Revolutionizing manufacturing using Blockchain technology
Blockchain is a distributed ledger structure that stores data immutable and centrally , while offering a system with an increasing list of reliable asset transactions without the requirement for a central authority.
The Blockchain technology holds immense potential to deliver business value in the manufacturing sector. The technology can enhance the visibility across every area of manufacturing starting from sourcing, procurement, suppliers, operations, monitoring and service.
Previously, the challenge of collecting and transferring data to the blockchain in industrial environments has threatened its feasibility. However, with the prevalence of internet access, cloud computing and the decreasing cost of the Internet of Things (IoT), it is now possible to generate, manage, and communicate data effectively.
In combination, blockchain and the Internet-of-Things have the ability to generate immediate benefits and revolutionize manufacturing and its supply chains.
Digitalizing the supply chain
Cloud-based platforms, such as Siemens Mindsphere IoT platform, provide means to capture data across supply chains.
Ready made blockchain applications make it easy to subscribe and contribute. These applications also allow companies to limit information viewing privileges. In this way, sensitive information can be kept behind closed doors, while exposing only critical information to other members of the supply chain.
Data from shopfloor systems, equipment, and IoT sensors are packaged and sent through Secure Cloud Gateways to the blockchain.
Siemens is actively developing both modules for its existing software and custom IoT sensors to send data directly to the blockchain.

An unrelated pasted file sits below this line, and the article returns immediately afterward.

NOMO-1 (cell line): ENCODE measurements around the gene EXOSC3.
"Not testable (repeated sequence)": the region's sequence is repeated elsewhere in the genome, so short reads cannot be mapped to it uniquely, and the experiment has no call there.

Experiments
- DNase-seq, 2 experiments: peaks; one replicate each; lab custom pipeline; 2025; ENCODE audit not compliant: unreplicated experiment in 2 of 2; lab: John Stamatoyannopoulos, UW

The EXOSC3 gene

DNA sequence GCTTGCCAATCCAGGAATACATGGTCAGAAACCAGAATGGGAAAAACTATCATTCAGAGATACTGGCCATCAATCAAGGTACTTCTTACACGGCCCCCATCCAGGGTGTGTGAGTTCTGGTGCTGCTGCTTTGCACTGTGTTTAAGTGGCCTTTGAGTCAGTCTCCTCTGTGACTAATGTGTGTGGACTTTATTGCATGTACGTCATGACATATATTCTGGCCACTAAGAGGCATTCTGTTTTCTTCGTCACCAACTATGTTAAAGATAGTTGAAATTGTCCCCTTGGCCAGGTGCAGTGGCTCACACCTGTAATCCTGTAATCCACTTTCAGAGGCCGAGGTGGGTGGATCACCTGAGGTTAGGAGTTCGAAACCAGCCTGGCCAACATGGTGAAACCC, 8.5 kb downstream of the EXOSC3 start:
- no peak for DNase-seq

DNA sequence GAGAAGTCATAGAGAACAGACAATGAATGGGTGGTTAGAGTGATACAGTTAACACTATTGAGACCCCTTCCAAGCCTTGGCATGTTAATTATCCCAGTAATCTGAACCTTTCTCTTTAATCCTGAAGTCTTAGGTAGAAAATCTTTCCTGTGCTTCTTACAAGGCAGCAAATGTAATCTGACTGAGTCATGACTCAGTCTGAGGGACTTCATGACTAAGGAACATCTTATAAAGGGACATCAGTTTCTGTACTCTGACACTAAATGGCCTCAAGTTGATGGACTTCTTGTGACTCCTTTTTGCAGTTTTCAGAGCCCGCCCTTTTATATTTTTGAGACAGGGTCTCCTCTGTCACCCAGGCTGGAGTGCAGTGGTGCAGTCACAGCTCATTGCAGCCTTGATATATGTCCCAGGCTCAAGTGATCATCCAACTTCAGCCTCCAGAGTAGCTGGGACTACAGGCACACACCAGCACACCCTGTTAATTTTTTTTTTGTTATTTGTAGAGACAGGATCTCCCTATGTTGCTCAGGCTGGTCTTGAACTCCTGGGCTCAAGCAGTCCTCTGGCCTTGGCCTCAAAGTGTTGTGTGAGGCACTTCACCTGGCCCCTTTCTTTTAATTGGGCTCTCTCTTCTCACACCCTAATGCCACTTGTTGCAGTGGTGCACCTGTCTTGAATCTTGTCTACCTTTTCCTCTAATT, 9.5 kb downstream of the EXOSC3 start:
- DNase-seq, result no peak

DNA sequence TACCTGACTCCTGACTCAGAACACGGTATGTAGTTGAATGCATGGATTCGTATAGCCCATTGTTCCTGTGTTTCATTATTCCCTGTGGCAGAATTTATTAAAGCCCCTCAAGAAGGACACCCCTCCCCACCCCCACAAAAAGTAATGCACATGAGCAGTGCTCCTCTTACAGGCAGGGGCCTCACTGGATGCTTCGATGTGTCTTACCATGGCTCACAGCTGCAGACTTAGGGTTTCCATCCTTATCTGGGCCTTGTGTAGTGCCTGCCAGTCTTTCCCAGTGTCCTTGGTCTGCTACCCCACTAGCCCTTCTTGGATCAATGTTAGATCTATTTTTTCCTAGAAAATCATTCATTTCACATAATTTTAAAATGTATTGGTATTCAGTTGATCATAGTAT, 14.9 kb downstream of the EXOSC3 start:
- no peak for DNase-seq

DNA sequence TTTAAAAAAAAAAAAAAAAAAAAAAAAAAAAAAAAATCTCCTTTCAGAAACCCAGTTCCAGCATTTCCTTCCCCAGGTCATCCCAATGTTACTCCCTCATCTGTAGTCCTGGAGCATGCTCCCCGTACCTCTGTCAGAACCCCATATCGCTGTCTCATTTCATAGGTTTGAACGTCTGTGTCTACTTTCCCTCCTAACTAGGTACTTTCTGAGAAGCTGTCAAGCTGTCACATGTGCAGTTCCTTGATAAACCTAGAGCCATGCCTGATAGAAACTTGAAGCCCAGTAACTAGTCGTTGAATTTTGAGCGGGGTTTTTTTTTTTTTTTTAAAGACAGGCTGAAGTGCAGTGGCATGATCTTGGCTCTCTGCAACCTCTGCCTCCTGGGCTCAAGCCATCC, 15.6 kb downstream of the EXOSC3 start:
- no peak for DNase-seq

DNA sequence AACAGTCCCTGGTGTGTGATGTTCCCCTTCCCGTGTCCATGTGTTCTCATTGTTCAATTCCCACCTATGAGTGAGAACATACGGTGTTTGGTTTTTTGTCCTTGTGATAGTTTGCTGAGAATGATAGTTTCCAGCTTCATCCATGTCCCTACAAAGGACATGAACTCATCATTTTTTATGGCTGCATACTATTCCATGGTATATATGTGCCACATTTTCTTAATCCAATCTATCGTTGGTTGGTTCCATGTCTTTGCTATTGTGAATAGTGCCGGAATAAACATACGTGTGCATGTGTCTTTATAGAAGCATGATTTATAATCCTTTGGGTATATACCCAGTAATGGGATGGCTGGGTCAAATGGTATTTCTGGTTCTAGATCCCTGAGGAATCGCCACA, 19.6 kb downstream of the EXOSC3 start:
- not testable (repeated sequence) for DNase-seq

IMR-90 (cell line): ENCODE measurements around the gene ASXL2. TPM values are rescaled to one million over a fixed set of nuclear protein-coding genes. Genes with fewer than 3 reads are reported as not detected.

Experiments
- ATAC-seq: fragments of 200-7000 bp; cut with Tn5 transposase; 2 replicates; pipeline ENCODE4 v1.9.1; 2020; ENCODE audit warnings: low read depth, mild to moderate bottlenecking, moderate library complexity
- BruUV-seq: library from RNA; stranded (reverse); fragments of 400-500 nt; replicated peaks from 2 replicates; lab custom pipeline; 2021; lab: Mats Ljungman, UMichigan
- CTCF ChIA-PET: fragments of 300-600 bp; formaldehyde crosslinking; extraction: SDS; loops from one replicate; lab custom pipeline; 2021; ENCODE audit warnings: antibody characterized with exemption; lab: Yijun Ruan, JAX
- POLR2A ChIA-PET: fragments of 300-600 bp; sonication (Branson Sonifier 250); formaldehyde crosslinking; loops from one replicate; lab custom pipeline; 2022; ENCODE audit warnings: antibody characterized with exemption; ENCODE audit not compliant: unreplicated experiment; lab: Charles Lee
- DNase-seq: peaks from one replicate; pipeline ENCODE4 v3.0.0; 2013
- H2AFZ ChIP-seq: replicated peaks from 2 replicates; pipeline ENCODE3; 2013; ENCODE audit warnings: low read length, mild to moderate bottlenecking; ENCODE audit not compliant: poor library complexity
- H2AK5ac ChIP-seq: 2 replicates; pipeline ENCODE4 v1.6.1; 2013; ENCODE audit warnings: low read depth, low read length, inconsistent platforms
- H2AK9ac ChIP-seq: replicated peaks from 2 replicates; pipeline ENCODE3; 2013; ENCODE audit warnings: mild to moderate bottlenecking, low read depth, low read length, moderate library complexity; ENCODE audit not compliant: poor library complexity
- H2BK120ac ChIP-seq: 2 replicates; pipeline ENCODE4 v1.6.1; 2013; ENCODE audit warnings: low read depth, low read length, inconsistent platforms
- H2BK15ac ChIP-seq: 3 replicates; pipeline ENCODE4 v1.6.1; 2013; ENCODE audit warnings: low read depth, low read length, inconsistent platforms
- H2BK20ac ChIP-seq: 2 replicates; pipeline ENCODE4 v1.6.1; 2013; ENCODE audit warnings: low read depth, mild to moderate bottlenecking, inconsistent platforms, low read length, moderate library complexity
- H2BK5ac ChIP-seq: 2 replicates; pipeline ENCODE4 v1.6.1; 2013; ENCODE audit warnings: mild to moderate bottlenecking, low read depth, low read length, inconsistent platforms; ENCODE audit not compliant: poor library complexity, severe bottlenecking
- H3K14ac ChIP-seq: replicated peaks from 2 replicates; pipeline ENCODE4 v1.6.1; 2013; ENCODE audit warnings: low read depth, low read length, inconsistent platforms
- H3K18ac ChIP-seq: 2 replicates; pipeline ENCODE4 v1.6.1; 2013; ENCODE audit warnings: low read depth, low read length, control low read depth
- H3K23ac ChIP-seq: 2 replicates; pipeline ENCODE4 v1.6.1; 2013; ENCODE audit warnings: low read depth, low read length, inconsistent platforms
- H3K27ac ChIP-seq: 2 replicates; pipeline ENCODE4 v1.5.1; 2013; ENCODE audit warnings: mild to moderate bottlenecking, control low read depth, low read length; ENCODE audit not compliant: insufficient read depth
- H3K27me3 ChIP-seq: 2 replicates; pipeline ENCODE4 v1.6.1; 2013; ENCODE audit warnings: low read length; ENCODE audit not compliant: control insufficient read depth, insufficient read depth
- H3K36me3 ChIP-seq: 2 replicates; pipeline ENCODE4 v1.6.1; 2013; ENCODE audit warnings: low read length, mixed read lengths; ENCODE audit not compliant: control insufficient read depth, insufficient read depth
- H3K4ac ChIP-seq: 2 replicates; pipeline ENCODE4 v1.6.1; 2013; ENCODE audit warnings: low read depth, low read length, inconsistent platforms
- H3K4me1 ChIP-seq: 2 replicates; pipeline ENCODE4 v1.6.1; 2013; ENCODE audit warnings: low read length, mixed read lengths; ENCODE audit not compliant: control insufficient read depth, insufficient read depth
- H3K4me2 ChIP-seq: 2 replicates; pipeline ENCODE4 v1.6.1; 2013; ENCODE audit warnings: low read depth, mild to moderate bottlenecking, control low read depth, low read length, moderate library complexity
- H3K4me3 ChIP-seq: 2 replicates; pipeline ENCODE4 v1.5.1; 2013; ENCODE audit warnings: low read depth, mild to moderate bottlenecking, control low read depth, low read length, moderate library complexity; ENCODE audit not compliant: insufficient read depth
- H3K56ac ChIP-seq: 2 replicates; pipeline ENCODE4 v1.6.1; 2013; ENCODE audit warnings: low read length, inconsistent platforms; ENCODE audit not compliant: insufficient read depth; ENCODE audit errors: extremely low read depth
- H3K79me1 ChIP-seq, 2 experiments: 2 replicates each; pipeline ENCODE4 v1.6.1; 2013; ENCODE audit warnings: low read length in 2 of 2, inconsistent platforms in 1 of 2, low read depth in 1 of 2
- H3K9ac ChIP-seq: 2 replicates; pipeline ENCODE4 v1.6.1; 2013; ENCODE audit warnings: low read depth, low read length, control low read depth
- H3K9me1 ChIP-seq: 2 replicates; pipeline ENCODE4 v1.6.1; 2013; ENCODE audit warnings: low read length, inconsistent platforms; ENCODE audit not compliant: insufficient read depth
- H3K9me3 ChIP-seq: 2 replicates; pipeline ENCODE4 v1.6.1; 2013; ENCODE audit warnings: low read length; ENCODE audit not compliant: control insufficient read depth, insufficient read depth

Realizing the benefits
A recent Boston Consulting Group (BCG) analysis compared an IoT plus blockchain solution to an IoT solution without blockchain could “achieve net savings equal to 0.6% of revenues,” on logistics and storage alone. Largely, these benefits are driven by real-time trace-ability combined with smart contracts, allowing for improved inventory holding, brokerage fees, fraud prevention and more.
As blind spots in the supply chain are further illuminated, a full trace-ability record can be built. This record can reduce recall periods and enable better root-cause analysis.
Leveraging custom rules and smart contracts, brand owners and consumers can validate product authenticity or other important claims using data from the blockchain.
Furthermore, typical cloudbased IoT platforms are equipped to handle data sources such as consumer feedback, weather forecasts, business reports, etc. By combining new data written to the blockchain with these systems and applying advanced analytics capabilities offered on the platform, completely new insights can be achieved.